If your cat has occasional accidents on your bedding, you already know that the smell of cat pee is extremely hard to get out, particularly once it’s dry. If you have tried and failed to get cat pee out of your comforter, we’re here to help! You can remove cat urine odor from virtually any washable fabric. While we’ll show you how to get it out, it’s also important to deal with any health or behavioral issues that are causing your cat to pee on your bed in the first place.
If you have cat urine on your comforter, don’t throw it straight in the washing machine. Urine has a way of spreading odors. If you add the comforter to your laundry, you’re likely to find that the cat pee smell has now penetrated the rest of the load. When you do put your comforter in the washing machine, put it in by itself. But it’s best to pre-treat the stain (and smell) for the best results.
Note: You can choose to use a commercial urine odor removal product during the pre-treatment stage. Make sure any product that you use is safe for fabric, as some are designed for floors only.
Two-Stage Washing Process
For the best results at removing cat pee odor, use a two-stage cleaning process to remove it. The first stage of this process is the vinegar wash.
- Mix white vinegar and water in a 1:1 ratio. Coat the urine stain thoroughly with the mixture, and allow it to sit for a few minutes.
- Sprinkle the area with baking soda. While this step is optional, the baking soda aids the vinegar in absorbing odors.
- Wash the comforter in your washing machine with cold water. Do not use hot or warm water, as this can set both the stain and the smell. Do not use any laundry detergent for this step.
- Air-dry the comforter. If you have to dry it indoors, this can take 24 hours. If you have the ability to do so and the weather is conducive, drying your comforter outdoors will be faster and make it easier to remove the smell. Do not use a clothes dryer, as the heat will set in any remaining smell.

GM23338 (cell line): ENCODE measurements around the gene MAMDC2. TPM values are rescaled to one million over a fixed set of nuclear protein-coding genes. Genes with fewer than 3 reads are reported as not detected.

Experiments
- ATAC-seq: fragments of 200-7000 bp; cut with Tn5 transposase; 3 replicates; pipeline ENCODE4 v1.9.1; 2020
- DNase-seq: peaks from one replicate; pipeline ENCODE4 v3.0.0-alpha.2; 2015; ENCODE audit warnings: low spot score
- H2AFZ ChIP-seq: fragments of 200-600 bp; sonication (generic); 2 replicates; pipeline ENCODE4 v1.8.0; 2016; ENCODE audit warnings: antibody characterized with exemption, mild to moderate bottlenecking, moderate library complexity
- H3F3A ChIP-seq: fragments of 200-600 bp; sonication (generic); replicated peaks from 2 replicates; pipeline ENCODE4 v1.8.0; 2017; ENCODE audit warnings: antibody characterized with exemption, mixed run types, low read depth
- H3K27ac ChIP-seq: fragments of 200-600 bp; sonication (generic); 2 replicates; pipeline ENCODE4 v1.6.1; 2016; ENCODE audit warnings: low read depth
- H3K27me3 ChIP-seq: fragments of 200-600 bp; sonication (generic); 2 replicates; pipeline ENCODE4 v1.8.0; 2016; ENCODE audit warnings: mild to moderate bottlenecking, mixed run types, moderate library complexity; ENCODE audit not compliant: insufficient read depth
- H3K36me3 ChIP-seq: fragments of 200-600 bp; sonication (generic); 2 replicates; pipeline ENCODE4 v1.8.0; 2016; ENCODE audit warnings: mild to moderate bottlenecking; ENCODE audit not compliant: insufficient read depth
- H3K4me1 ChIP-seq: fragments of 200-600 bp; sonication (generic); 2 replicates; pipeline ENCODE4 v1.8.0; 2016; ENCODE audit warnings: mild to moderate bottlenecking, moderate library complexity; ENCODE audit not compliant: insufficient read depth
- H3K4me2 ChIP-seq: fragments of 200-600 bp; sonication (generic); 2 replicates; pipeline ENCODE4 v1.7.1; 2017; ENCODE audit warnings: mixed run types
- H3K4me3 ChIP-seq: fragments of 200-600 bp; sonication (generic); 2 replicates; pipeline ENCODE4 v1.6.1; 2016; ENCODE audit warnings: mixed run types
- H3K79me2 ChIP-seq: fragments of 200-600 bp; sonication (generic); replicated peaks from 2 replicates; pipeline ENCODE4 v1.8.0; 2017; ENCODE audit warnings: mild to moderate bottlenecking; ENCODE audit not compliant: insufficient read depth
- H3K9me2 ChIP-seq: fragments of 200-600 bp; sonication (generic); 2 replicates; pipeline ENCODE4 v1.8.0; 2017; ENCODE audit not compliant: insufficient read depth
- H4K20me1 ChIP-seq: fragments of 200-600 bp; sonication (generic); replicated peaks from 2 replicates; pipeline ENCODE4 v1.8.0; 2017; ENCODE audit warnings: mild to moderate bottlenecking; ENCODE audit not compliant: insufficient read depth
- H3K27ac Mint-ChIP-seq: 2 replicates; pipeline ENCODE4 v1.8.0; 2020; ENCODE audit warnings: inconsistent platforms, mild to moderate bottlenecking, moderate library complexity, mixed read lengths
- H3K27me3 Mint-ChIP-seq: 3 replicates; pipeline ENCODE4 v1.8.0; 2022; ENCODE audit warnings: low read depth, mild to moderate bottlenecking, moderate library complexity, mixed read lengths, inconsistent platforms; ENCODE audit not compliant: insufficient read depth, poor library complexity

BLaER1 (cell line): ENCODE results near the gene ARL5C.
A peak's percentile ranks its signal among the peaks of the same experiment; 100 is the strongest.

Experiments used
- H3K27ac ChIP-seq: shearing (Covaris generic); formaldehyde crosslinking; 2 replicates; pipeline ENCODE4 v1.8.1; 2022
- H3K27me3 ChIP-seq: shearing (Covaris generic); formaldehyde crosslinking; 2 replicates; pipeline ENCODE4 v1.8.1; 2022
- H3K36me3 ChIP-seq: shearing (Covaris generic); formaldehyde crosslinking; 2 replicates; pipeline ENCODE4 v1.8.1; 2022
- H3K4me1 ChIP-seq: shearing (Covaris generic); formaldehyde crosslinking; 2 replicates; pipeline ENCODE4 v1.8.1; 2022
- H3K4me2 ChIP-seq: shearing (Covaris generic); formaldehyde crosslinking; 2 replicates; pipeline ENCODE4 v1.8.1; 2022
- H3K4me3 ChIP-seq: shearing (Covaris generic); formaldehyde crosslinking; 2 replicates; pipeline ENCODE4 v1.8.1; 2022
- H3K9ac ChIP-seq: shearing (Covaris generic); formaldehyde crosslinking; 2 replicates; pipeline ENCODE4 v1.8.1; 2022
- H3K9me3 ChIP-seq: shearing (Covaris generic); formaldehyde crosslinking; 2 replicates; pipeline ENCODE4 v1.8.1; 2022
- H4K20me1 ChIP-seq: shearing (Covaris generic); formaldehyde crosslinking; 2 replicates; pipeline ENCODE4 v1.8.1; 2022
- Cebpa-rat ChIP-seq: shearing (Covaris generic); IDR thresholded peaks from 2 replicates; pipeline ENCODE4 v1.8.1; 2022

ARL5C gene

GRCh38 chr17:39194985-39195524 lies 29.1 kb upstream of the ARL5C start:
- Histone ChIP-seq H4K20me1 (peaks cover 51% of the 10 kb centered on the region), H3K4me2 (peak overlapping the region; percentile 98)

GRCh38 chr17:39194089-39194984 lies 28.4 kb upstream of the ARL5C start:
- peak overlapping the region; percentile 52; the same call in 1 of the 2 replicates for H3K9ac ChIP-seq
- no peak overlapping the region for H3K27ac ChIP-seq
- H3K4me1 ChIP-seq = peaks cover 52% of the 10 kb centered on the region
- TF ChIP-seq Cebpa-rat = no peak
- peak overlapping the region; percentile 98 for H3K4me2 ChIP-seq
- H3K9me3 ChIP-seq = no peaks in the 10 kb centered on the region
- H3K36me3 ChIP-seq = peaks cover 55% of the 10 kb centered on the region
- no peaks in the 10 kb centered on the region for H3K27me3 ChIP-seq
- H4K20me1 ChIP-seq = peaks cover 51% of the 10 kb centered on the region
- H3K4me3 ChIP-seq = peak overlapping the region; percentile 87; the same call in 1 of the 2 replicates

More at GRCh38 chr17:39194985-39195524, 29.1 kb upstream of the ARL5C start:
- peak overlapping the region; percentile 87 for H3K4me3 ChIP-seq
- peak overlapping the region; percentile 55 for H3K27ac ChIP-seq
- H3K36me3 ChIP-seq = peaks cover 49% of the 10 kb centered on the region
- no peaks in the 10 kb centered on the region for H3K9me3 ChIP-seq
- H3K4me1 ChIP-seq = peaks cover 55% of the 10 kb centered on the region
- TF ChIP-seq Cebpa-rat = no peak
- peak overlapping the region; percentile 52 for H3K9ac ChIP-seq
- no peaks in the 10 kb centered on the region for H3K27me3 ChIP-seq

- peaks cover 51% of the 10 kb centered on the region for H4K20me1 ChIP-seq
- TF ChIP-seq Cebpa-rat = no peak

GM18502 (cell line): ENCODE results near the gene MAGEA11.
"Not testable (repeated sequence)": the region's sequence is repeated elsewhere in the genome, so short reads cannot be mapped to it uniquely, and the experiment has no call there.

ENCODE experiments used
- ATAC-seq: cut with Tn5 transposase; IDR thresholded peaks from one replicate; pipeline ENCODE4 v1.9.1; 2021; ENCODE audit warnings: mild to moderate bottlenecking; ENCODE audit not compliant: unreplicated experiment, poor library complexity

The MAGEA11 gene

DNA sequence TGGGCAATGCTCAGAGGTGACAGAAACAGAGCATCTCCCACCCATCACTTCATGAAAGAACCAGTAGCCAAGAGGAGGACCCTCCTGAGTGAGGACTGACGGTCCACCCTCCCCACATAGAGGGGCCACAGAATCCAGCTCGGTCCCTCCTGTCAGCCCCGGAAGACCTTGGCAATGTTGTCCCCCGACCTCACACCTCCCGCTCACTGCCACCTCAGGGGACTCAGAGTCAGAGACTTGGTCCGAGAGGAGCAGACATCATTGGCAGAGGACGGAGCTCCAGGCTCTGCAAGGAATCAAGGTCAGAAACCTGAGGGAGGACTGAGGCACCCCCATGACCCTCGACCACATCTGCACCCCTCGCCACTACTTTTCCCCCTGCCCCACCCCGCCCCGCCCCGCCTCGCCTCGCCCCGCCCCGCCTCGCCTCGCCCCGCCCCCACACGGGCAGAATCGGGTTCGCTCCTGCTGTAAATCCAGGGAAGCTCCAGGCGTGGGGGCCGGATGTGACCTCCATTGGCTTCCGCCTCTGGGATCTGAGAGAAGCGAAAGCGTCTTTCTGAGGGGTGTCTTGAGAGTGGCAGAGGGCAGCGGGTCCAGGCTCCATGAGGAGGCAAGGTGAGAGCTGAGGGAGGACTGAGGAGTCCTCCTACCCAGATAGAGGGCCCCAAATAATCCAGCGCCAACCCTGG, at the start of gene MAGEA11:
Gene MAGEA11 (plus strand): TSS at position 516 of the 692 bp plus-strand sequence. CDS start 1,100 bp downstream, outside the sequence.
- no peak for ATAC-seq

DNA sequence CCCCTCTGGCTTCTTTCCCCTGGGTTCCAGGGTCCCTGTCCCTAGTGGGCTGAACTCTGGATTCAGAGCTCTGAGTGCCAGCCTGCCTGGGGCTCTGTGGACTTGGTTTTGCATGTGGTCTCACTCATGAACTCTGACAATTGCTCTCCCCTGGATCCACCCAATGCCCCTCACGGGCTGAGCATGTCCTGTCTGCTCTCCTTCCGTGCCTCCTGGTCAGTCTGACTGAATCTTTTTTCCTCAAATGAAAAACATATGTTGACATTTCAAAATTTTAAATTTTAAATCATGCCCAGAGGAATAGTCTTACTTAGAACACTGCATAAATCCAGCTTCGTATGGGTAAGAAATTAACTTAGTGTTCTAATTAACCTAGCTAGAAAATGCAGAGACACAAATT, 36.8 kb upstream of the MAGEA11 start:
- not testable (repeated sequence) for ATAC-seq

The second stage of the washing process should be completed after your comforter is completely dry from the vinegar wash. This step is a more traditional washing process, as the majority of the cat pee smell should already be removed.
- Wash your comforter in cool water, using an enzyme-based detergent for removing organic stains. Unlike traditional laundry detergent, enzyme detergent contains enzymes that essentially “eat” the bacteria causing odors. Many cold-water detergents contain enzymes but read the label to be sure.
- Air-dry your comforter again. The reason for this is that you are going to “sniff-test” your comforter once it’s dry. If there is any remaining cat pee odor, you will restart the pre-treat and wash process. You can do it as many times as needed to get the smell out, but only if you do not put it in the clothes dryer. Once you’ve used heat to dry your comforter, getting the smell out is much more difficult.
If cat urine was fully dried on your comforter, it’s possible that you will have to repeat the process two to three times to fully remove the smell.
Are you still smelling cat pee?
If your comforter has come out smelling fresh, but you can still detect the smell of cat pee in the room, it’s time to do a bit of detective work. It’s quite possible that if your cat marked your comforter, they also marked other areas on the floor, furniture, or even walls.
Arming yourself with a blacklight is the simplest way to hunt down urine stains. They will glow under the blacklight. Then, you can use chalk or a sticky note to mark the problem areas. Once these are identified, use a urine odor-removal product to thoroughly clean the area so you can once more enjoy a fresh-smelling home.
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Give your cat a health check
To avoid more accidents in the future, it’s important to address the problem. Health and behavioral issues can cause your cat to pee outside the litter box.
Address any possible health issues first by taking your cat to the vet. Once you’ve ruled out a physical cause of your cat’s litter box avoidance, you can address behavioral issues. Separation anxiety in cats is a common reason for marking outside the litter box. Cats with this condition will often mark bedding or personal items to relieve their anxiety. There are many things you can do to fix the problem and avoid more accidents.
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